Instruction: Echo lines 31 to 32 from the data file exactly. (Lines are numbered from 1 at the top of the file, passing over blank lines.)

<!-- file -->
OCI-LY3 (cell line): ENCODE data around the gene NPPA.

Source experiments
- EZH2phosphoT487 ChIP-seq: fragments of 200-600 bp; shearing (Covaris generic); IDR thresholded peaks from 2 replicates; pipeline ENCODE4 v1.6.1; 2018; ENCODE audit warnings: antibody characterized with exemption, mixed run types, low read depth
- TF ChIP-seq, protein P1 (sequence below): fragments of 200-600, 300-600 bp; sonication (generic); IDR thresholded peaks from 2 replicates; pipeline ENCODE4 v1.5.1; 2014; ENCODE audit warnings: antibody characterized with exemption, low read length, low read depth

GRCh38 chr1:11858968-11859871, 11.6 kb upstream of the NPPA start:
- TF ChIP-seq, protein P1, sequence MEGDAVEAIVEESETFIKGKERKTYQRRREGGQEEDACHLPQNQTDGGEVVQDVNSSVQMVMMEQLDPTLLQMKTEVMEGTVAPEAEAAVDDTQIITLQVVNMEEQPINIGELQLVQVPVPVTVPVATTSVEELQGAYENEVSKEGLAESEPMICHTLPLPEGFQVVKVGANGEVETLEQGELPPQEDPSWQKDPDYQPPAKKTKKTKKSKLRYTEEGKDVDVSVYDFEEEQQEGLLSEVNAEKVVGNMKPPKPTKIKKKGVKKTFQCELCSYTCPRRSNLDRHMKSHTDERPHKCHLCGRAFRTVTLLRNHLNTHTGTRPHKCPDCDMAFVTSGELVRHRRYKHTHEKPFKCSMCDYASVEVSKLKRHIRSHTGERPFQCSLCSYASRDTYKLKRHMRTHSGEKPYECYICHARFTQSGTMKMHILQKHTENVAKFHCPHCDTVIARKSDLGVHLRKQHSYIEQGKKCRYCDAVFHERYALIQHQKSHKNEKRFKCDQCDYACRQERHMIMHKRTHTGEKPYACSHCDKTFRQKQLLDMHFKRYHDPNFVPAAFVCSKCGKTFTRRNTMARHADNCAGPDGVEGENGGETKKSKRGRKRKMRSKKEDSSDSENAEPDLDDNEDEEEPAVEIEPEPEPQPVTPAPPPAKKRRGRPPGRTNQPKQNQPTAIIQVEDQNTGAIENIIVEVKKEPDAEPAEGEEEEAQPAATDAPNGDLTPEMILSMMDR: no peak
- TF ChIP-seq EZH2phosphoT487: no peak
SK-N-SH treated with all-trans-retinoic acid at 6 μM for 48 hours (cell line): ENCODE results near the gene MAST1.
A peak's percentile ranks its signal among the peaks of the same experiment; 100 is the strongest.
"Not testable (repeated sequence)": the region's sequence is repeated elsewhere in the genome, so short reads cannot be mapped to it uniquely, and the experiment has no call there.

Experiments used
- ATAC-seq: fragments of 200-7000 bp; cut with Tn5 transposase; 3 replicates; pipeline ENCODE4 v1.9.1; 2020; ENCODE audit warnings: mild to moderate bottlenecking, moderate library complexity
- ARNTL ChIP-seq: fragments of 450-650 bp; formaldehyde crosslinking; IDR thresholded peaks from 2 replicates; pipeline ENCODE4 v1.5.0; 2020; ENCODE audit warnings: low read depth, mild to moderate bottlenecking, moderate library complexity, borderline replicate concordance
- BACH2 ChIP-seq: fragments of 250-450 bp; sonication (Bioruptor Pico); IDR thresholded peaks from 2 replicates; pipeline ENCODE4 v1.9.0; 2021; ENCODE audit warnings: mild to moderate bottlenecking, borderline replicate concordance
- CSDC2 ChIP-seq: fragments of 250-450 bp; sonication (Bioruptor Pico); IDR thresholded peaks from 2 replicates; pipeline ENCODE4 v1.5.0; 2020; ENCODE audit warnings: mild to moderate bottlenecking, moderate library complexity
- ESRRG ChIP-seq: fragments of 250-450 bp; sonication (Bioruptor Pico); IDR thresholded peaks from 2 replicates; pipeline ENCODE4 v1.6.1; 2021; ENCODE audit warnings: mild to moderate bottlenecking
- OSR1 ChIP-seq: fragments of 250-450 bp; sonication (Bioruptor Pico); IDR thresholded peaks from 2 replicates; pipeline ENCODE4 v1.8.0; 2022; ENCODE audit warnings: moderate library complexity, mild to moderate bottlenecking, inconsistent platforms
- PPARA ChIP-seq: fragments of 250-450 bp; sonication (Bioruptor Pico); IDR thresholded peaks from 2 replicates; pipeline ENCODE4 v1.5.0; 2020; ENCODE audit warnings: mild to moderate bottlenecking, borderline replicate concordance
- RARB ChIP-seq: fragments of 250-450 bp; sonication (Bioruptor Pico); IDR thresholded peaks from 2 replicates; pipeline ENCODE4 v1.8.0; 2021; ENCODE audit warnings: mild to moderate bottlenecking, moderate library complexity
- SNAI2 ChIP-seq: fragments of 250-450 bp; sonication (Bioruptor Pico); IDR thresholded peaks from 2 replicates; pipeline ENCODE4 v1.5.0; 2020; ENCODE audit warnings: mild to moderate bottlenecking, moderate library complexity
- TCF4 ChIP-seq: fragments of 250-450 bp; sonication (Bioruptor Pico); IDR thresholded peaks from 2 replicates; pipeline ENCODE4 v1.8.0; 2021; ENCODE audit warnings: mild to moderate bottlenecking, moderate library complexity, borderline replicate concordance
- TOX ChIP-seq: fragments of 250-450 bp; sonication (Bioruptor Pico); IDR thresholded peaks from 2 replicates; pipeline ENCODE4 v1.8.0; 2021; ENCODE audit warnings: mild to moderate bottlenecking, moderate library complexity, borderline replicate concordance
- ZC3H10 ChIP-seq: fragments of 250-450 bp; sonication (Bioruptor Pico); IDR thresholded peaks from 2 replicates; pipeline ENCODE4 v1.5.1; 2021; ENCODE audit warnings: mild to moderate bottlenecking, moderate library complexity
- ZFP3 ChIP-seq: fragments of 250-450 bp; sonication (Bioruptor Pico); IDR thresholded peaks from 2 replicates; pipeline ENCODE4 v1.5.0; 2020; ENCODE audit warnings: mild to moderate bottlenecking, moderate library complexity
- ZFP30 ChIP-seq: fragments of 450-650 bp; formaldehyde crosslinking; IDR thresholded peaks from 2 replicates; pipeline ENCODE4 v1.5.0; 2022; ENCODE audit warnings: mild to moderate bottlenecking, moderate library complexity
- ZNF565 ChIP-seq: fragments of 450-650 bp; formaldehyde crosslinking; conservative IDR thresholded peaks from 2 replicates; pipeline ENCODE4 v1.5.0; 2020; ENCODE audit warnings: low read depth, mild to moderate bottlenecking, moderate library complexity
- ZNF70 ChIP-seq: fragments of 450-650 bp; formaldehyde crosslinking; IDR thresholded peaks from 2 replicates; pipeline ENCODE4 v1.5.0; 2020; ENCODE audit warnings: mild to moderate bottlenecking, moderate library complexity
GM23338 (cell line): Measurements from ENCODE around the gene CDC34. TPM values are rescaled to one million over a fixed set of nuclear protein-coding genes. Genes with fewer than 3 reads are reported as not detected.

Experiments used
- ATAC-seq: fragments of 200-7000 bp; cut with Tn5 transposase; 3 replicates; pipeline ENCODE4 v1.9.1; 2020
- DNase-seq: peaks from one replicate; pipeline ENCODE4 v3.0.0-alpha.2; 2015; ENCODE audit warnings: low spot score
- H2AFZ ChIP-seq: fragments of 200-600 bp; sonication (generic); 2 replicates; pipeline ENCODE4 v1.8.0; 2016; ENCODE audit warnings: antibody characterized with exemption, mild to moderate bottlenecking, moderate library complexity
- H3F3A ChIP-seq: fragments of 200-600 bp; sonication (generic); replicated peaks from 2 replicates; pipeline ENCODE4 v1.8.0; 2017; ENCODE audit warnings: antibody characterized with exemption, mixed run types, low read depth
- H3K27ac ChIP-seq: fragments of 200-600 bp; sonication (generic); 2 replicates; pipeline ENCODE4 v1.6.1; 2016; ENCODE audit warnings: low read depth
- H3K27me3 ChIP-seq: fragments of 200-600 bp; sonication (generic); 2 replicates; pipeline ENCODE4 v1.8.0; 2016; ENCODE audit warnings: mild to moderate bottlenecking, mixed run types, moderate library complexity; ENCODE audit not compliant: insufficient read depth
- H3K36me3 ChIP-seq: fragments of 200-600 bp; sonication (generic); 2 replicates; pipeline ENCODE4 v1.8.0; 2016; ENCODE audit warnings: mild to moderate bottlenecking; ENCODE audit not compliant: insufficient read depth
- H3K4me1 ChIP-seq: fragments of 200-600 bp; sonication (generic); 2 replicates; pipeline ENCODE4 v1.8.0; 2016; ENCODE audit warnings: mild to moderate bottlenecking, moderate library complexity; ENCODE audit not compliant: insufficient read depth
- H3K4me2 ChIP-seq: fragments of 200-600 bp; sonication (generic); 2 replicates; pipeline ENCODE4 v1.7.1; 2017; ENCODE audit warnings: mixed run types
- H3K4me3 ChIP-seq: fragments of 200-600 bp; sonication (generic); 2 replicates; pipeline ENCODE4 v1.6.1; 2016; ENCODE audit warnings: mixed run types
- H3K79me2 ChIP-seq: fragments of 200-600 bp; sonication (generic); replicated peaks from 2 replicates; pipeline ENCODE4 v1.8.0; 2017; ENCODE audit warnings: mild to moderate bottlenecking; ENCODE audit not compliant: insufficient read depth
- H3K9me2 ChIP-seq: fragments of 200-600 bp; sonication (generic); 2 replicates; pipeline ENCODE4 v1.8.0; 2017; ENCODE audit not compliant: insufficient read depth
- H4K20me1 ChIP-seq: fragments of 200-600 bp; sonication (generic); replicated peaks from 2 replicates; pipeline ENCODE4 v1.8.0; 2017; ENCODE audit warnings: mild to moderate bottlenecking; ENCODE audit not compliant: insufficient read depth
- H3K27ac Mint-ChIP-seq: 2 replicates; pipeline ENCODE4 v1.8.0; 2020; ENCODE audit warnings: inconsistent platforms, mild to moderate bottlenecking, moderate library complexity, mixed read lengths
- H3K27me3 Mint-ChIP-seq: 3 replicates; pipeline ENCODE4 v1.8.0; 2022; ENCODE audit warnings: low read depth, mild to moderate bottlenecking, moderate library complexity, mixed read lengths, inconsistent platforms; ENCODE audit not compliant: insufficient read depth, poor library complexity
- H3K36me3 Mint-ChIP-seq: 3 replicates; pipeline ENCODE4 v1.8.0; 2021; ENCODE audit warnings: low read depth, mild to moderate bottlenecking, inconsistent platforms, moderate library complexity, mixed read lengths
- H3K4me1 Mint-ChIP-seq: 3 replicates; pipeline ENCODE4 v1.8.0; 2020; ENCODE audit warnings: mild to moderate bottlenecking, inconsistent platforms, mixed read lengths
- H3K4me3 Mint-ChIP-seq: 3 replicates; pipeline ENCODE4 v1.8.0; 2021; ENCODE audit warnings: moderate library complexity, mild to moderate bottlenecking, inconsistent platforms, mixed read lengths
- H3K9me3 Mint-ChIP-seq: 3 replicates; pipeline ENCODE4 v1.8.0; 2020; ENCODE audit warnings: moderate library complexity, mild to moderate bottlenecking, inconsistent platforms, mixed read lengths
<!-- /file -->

- DNase-seq: peaks from one replicate; pipeline ENCODE4 v3.0.0-alpha.2; 2015; ENCODE audit warnings: low spot score
- H2AFZ ChIP-seq: fragments of 200-600 bp; sonication (generic); 2 replicates; pipeline ENCODE4 v1.8.0; 2016; ENCODE audit warnings: antibody characterized with exemption, mild to moderate bottlenecking, moderate library complexity